Andrew Ward was born on August 9, 1956. He is a survivor of the Palm Sunday tornado cluster that occurred on April 7, 1965, in Oberlin, Ohio. On that night, his father, Addison Werner Ward, and brother, Peter Ward, died instantly. Andrew was blown clear of the family home, which was destroyed. He regained his senses where he landed in a nearby agricultural field, and went on foot to find help for his family. This event forever changed his outlook on life. He now considers himself to be living for three souls.
Andrew was among the crew who sailed a Kettenburg 41 sloop, the Black Saint, from Santa Cruz to Lahaina, Maui, in 1987.
In 1995 Andrew was diagnosed with Non-Hodgkins Lymphoma, Stage 4. He was accepted to a clinical trial at Stanford Hospital and received high-dose chemo and radiation, as well as an autonomous bone marrow transplant. It was during this time that he married the love of his life, Dori.
Andrew worked for 12 years as a Lifeguard and Firefighter Reserve for the City of Santa Cruz in the 1980’s and 90’s. He has sailed, surfed, and fished in the Monterey Bay since the 1960’s. As a founding member of the Santa Cruz chapter of the Surfrider Foundation, he was involved in the inception of the Blue Water Task Force.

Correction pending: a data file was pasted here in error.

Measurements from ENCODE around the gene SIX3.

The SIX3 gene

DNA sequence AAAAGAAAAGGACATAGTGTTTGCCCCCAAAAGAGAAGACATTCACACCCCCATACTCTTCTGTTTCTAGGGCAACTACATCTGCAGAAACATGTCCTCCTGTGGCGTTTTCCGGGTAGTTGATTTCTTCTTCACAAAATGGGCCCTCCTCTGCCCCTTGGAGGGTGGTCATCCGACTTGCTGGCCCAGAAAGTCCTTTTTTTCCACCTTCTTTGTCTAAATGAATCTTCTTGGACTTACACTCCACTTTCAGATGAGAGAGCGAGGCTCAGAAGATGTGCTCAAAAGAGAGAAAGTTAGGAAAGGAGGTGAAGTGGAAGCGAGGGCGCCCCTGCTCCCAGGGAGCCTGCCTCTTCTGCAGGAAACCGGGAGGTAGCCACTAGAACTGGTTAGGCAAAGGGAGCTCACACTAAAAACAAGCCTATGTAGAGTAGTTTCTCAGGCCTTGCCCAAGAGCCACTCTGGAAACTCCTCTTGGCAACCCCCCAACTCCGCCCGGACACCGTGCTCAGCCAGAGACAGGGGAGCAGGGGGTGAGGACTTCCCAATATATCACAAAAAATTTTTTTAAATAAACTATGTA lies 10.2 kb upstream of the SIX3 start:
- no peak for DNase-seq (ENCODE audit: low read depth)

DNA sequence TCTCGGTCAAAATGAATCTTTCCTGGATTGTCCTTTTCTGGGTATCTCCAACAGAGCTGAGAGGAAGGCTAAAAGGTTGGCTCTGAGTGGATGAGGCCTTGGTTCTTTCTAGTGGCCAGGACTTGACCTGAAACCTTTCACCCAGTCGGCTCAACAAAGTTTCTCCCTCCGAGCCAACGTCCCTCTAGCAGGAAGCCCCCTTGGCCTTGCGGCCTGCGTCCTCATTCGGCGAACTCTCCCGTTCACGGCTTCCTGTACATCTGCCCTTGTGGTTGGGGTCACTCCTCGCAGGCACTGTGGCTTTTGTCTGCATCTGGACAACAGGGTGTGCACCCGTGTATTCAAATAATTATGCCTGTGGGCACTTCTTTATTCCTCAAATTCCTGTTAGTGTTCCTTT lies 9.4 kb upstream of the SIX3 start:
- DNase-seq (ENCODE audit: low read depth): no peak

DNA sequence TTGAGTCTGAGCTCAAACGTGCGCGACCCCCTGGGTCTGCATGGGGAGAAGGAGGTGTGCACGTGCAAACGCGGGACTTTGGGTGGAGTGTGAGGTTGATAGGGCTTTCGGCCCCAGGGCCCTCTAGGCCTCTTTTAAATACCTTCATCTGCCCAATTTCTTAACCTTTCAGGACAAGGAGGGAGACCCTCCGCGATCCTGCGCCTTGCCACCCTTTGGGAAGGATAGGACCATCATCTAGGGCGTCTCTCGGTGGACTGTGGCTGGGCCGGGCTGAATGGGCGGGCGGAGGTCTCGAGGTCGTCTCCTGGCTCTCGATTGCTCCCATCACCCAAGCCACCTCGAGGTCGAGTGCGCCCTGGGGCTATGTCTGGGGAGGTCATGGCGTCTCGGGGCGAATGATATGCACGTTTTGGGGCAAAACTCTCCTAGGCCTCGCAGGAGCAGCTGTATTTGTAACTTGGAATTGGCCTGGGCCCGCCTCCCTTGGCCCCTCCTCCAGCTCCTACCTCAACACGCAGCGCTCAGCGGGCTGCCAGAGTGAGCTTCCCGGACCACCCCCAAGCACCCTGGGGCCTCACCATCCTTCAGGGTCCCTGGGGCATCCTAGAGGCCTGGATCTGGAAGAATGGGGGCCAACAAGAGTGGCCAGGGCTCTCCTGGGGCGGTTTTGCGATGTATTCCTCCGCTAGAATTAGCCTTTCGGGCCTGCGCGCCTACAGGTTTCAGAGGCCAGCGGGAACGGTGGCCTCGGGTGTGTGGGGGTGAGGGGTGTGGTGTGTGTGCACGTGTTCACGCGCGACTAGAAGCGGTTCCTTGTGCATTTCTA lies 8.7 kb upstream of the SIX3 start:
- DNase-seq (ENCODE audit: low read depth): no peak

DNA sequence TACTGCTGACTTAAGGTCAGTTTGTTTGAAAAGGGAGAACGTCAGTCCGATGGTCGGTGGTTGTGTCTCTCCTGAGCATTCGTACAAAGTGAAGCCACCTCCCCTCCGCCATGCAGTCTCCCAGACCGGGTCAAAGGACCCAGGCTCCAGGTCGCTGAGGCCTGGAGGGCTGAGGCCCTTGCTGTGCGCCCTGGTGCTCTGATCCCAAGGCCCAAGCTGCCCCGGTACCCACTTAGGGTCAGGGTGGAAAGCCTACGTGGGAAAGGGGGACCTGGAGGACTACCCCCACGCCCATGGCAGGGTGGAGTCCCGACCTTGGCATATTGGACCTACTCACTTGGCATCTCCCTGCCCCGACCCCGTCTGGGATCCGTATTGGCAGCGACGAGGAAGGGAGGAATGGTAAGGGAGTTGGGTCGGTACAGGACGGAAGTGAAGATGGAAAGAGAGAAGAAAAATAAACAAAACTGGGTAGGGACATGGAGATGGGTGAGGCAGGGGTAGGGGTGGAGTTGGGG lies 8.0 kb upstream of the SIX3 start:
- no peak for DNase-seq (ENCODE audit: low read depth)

His art is based on these experiences, and is oceanic/nautical in nature.
To protect the dwindling fisheries in our state, Andrew has given up sport fishing. He now makes art that draws from his time on the water. He hopes to influence the world to love fish as dearly as he does by creating art about the sea that is lifelike and beautiful.
His Art Fish are designed to hang in small schools. Quasi bas-relief, and invisibly wired for wall-hanging, they are unique and hand-built. Made of stoneware clay, they are fired to Cone 5, and made in signed, numbered editions of four, six, or eight.
His studio is located at 411 Martin Road in Bonny Doon, California, in the Santa Cruz Mountains near Davenport, where he lives with his wife, Dori, his Australian Shepherd, Mooka, and his cats, Butki and Cheetah.